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Friday, September 2, 2016

Reacting to Complaints

Sometimes we have a situation where a particular stakeholder, maybe a manager or a client or customer which makes the issue more difficult, is a complainer. They complain about everything all the time. Some people are simply like that. And we allow for that and tolerated for humor the manager was doing that. But sometimes the complaining gets in the way. When you have a meeting and the first 20 minutes of that hour-long meeting I spent listening to complaints and the last 20 minutes are spent listening to complaints then you were losing quite a bit of time and that is quite a bit of productivity and money. So the question is what can you do about the manager or anyone for that matter who spends an inordinate amount of time complaining?

A complaint always reflects an unmet expectation. Someone expect something to happen and it does not happen, or expect that it shouldn’t happen and it does.

An unmet expectation is a problem. Using Jerry Weinberg’s definition of a problem: “the difference between the way things are and someone’s perception of the way things should be” we can see that an expectation is someone’s perception of the way things should be and that does not match the way things are.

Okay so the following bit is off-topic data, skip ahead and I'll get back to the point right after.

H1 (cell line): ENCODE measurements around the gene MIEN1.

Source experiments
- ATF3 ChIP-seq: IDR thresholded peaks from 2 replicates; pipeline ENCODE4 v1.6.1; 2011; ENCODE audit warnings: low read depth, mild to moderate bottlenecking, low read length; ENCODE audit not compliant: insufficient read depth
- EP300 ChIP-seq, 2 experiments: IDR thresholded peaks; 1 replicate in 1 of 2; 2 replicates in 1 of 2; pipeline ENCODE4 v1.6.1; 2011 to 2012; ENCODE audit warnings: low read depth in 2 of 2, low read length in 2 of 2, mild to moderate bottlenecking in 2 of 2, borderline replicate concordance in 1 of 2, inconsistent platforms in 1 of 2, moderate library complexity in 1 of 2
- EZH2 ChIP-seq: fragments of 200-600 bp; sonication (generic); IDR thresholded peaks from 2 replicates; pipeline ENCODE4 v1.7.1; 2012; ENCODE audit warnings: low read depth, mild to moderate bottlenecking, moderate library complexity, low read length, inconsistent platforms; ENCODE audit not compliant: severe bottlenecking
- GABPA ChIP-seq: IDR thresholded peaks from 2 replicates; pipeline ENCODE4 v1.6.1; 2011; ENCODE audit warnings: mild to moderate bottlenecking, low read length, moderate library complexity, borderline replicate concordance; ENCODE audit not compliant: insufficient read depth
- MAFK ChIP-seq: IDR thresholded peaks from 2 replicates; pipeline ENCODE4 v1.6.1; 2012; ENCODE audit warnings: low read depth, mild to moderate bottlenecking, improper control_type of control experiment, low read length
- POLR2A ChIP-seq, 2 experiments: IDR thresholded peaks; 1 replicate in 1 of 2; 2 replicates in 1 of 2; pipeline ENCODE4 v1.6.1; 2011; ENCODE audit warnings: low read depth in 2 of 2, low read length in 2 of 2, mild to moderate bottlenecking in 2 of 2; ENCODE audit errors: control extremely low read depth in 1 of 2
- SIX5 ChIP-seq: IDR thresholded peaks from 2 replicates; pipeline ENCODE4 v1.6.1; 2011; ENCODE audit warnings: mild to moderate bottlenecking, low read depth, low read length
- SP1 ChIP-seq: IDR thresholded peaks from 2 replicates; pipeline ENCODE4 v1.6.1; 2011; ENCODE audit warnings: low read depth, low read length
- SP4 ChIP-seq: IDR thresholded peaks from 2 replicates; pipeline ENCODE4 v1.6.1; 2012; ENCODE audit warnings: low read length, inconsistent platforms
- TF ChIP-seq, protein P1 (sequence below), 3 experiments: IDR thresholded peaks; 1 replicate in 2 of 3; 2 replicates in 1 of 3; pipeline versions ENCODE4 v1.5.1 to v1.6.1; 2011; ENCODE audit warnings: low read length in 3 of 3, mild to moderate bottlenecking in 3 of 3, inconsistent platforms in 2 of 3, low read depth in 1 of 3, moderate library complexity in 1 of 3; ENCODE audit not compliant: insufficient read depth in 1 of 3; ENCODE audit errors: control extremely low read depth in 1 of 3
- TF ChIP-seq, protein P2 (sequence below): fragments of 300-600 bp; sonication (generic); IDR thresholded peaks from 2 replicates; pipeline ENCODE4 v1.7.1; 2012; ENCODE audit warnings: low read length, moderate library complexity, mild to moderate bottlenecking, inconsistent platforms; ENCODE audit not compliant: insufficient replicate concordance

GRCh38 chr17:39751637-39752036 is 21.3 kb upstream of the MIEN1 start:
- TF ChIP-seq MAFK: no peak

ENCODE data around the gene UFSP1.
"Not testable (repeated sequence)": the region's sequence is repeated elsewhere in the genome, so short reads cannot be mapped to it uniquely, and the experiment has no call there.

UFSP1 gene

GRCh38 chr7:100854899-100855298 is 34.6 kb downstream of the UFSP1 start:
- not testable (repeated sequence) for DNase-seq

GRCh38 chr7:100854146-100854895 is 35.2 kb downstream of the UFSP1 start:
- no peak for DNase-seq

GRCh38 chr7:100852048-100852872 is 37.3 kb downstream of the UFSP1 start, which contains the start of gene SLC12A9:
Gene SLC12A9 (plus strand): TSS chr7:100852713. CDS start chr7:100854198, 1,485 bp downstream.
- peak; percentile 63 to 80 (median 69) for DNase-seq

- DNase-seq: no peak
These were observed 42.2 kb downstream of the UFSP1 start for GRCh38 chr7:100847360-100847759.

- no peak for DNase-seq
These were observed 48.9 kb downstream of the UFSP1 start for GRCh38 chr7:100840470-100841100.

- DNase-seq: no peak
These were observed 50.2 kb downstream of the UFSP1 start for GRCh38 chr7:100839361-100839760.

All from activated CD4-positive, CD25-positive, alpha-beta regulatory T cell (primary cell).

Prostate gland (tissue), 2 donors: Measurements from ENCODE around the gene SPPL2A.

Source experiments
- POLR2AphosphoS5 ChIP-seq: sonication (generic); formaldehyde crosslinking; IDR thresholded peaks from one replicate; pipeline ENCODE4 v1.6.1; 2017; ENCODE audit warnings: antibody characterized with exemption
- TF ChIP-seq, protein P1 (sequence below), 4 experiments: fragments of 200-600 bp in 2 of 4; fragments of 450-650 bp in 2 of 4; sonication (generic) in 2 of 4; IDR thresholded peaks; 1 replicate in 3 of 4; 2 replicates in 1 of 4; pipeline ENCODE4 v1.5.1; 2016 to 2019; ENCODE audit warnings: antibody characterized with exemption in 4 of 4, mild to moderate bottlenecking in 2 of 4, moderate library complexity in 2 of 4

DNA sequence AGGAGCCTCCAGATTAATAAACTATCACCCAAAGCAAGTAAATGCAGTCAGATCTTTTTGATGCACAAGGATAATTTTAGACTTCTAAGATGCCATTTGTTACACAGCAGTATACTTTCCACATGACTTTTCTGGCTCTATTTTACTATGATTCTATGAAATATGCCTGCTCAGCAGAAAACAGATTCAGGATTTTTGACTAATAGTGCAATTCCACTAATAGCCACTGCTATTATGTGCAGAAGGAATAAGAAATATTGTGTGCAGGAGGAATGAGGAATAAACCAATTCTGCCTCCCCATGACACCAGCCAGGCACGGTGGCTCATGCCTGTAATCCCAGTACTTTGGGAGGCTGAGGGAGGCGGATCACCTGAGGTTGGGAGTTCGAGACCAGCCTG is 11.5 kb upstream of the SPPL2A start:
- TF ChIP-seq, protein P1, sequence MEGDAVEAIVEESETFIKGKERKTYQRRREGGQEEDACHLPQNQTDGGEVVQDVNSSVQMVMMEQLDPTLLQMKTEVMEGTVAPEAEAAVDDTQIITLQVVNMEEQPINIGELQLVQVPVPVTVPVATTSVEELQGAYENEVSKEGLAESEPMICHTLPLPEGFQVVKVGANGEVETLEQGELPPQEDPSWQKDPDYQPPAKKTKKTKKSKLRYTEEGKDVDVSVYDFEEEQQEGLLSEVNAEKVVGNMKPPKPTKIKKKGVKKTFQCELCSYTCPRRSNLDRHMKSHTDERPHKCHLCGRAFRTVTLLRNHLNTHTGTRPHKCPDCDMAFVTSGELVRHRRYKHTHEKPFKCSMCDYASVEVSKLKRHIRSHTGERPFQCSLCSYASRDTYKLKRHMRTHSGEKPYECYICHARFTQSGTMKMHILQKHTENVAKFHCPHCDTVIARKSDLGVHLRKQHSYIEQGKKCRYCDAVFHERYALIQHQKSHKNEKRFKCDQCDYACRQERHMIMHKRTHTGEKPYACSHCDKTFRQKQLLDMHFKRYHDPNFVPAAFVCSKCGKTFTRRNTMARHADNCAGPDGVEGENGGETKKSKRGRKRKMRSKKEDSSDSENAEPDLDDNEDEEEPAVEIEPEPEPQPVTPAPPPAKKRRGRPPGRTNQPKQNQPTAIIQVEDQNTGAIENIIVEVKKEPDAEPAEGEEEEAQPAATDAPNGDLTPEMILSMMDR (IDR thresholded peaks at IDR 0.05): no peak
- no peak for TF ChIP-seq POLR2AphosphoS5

So when a complaint occurs it is a signal, a trigger, to begin a problem solving process.

Thursday, September 1, 2016

bsuiness analyst and domain knowledge

A recent posting came out in favor of the business analyst possessing significant domain knowledge in order to be successful. I don't know if I agree with this. 

Ostensibly a business analyst should not need domain specific knowledge to be a top BA.  What the BA needs is the ability to communicate well in all media to all receivers, and the ability to analyze and think critically: to question and consider.  These traits are hard to learn if you don't come by them naturally, but they can be learned. Domain specific knowledge is easy to learn.